A child’s first sentence is a pivotal moment in her development when she is recognized as now capable of communicating complete thoughts.
In an age of emojis, memes, and reaction gifs, are complete sentences becoming passé? Do outmoded forms of writing deserve to die? Or could there be room for more than one kind of writing? On this week’s show, we’ll discuss the death of the sentence with Professor Jan Miezkowski, author of Crises of the Sentence.
The Internet is constantly generating new forms of communication, and with them, new creative opportunities. Meme templates let anyone add a personal twist to a shared joke; emojis and reaction gifs re-contextualize images to give them new meanings in conversation; and tweets encourage efficient writing that gets straight to the point.
Internet communication also has the uncanny power to rip words and images from their original context in a way that alters their meanings. This had great comedic potential, as seen in the Facebook group Science Diagrams that Look Like Shitposts. And it seems harmless when a piece of text—a quote from a famous author, an anonymized text message, or someone’s post on social media—is passed around as an inspirational or funny image.
But unlimited ability to re-contextualize words and images can be dangerous. Consider how cartoonist Matt Furie’s character Pepe the Frog became a symbol of the far right. (Furie ended up suing to have the image removed from the neo-Nazi site The Daily Stormer.) Or consider the way that one tweet, taken out of context, can make a person a target for social media bullying.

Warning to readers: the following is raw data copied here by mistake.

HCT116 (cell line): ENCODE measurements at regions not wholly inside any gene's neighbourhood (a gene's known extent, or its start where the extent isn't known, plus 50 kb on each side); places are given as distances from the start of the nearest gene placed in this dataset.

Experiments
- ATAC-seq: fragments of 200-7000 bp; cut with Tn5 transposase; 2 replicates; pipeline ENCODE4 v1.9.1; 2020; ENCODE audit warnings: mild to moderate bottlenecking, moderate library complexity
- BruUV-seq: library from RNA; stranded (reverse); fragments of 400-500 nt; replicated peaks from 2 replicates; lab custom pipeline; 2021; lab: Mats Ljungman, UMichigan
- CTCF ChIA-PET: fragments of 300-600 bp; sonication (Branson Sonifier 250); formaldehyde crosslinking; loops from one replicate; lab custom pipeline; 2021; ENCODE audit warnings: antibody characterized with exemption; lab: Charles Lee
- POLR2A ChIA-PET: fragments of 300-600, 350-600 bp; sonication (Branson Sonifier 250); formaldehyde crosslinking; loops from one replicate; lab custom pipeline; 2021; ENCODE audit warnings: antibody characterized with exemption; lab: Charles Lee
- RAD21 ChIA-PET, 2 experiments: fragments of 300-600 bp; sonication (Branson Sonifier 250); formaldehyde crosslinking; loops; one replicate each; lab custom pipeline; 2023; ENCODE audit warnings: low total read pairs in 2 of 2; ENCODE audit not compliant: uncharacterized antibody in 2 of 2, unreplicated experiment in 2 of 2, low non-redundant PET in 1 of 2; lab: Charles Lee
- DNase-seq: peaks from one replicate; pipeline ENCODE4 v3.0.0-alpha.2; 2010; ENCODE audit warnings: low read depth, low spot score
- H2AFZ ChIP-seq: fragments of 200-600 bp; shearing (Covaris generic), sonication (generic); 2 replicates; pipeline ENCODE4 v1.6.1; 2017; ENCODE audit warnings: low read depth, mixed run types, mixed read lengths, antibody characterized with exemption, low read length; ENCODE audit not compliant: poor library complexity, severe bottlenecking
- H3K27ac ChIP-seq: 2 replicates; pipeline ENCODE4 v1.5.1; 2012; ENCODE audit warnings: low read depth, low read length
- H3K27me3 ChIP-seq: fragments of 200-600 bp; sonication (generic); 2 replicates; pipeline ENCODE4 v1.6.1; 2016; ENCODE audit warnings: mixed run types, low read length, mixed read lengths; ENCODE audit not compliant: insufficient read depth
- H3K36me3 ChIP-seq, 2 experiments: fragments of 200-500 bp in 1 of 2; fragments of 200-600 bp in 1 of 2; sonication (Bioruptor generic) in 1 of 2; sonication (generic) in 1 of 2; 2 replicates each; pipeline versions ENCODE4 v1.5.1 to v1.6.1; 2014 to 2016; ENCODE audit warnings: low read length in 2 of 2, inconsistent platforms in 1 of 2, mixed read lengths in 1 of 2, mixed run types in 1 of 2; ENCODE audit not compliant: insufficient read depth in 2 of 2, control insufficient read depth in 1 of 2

There are also some things that new ways of writing can’t achieve, and that traditional forms do better. For developing a complex argument, an essay is better than a tweet. (Of course, there are people who will just post a long essay as a sequence of tweets!) The ambiguity of images isn’t always an asset; if you’re trying to express a philosophical argument, or giving directions on how to plan a wedding, then using words instead of images, or alongside them, will help you pin down a definite meaning.
It’s worth bearing in mind that not all Internet trends are new. Playful acronyms like LOL or FOMO are trendy now, but they were also trendy in the 1830s (which might be where we get the word “OK”). Humorous photographs of cats, complete with silly captions, date back to at least the turn of the 20th Century. And of course, quoting out of context was invented long before the era of the Internet, even if the Internet makes it especially easy.
In spite of these qualifications, I think that genuinely new things are happening to the English language in the digital age. Does this mean that the sentence is dying—or just changing? Tune in this week for our conversation with Jan.